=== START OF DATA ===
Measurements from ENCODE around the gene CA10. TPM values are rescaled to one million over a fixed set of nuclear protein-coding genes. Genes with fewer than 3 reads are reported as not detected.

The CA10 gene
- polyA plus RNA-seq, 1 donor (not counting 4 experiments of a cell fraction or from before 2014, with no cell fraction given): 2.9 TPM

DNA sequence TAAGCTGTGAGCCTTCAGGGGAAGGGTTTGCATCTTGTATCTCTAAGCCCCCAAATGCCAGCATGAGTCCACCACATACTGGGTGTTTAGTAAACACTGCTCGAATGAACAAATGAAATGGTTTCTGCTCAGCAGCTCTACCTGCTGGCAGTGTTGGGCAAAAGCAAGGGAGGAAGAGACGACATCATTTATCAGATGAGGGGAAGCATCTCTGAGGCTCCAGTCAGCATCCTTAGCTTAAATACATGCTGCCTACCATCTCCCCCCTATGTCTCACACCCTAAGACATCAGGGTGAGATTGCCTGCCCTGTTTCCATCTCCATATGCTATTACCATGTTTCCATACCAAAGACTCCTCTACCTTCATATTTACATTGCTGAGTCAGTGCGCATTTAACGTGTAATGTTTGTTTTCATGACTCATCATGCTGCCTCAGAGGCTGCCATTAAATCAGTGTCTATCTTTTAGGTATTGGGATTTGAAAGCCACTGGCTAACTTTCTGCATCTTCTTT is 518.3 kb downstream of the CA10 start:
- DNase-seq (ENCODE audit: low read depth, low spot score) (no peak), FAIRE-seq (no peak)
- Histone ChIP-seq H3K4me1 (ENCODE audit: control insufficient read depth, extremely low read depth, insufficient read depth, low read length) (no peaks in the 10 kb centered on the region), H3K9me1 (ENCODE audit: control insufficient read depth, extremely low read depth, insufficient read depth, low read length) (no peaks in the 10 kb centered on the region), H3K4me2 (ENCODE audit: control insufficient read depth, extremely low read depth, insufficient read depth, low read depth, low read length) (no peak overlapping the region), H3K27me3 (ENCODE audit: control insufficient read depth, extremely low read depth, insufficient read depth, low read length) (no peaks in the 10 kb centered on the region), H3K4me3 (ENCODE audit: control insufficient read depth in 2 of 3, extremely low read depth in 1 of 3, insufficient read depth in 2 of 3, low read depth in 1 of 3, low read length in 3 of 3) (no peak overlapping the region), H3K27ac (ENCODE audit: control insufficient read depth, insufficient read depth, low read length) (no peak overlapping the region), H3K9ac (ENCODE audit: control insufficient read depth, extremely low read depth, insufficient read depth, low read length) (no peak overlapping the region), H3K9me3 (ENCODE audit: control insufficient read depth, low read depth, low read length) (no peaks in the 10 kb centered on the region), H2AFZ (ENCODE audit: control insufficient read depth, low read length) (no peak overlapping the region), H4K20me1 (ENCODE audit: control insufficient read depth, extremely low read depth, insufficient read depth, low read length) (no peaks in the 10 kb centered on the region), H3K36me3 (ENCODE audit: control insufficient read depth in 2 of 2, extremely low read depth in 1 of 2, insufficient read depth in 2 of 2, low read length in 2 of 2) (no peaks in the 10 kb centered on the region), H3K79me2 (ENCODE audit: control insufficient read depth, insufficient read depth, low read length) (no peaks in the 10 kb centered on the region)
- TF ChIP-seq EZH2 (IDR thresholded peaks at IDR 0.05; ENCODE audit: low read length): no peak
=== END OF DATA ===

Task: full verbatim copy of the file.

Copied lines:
Measurements from ENCODE around the gene CA10. TPM values are rescaled to one million over a fixed set of nuclear protein-coding genes. Genes with fewer than 3 reads are reported as not detected.

The CA10 gene
- polyA plus RNA-seq, 1 donor (not counting 4 experiments of a cell fraction or from before 2014, with no cell fraction given): 2.9 TPM

DNA sequence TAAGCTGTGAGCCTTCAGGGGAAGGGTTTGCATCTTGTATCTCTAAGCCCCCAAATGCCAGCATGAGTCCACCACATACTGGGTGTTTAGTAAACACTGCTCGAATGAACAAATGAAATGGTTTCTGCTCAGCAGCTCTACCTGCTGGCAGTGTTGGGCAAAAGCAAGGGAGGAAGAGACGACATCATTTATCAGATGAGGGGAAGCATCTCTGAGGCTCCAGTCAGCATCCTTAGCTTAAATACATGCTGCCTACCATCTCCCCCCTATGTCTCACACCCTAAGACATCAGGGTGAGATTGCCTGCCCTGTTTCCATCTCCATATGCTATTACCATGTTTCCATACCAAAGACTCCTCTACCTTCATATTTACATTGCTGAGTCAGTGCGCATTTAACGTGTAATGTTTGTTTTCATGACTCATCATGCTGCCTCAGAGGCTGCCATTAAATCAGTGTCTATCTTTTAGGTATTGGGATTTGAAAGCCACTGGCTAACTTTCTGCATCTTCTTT is 518.3 kb downstream of the CA10 start:
- DNase-seq (ENCODE audit: low read depth, low spot score) (no peak), FAIRE-seq (no peak)
- Histone ChIP-seq H3K4me1 (ENCODE audit: control insufficient read depth, extremely low read depth, insufficient read depth, low read length) (no peaks in the 10 kb centered on the region), H3K9me1 (ENCODE audit: control insufficient read depth, extremely low read depth, insufficient read depth, low read length) (no peaks in the 10 kb centered on the region), H3K4me2 (ENCODE audit: control insufficient read depth, extremely low read depth, insufficient read depth, low read depth, low read length) (no peak overlapping the region), H3K27me3 (ENCODE audit: control insufficient read depth, extremely low read depth, insufficient read depth, low read length) (no peaks in the 10 kb centered on the region), H3K4me3 (ENCODE audit: control insufficient read depth in 2 of 3, extremely low read depth in 1 of 3, insufficient read depth in 2 of 3, low read depth in 1 of 3, low read length in 3 of 3) (no peak overlapping the region), H3K27ac (ENCODE audit: control insufficient read depth, insufficient read depth, low read length) (no peak overlapping the region), H3K9ac (ENCODE audit: control insufficient read depth, extremely low read depth, insufficient read depth, low read length) (no peak overlapping the region), H3K9me3 (ENCODE audit: control insufficient read depth, low read depth, low read length) (no peaks in the 10 kb centered on the region), H2AFZ (ENCODE audit: control insufficient read depth, low read length) (no peak overlapping the region), H4K20me1 (ENCODE audit: control insufficient read depth, extremely low read depth, insufficient read depth, low read length) (no peaks in the 10 kb centered on the region), H3K36me3 (ENCODE audit: control insufficient read depth in 2 of 2, extremely low read depth in 1 of 2, insufficient read depth in 2 of 2, low read length in 2 of 2) (no peaks in the 10 kb centered on the region), H3K79me2 (ENCODE audit: control insufficient read depth, insufficient read depth, low read length) (no peaks in the 10 kb centered on the region)
- TF ChIP-seq EZH2 (IDR thresholded peaks at IDR 0.05; ENCODE audit: low read length): no peak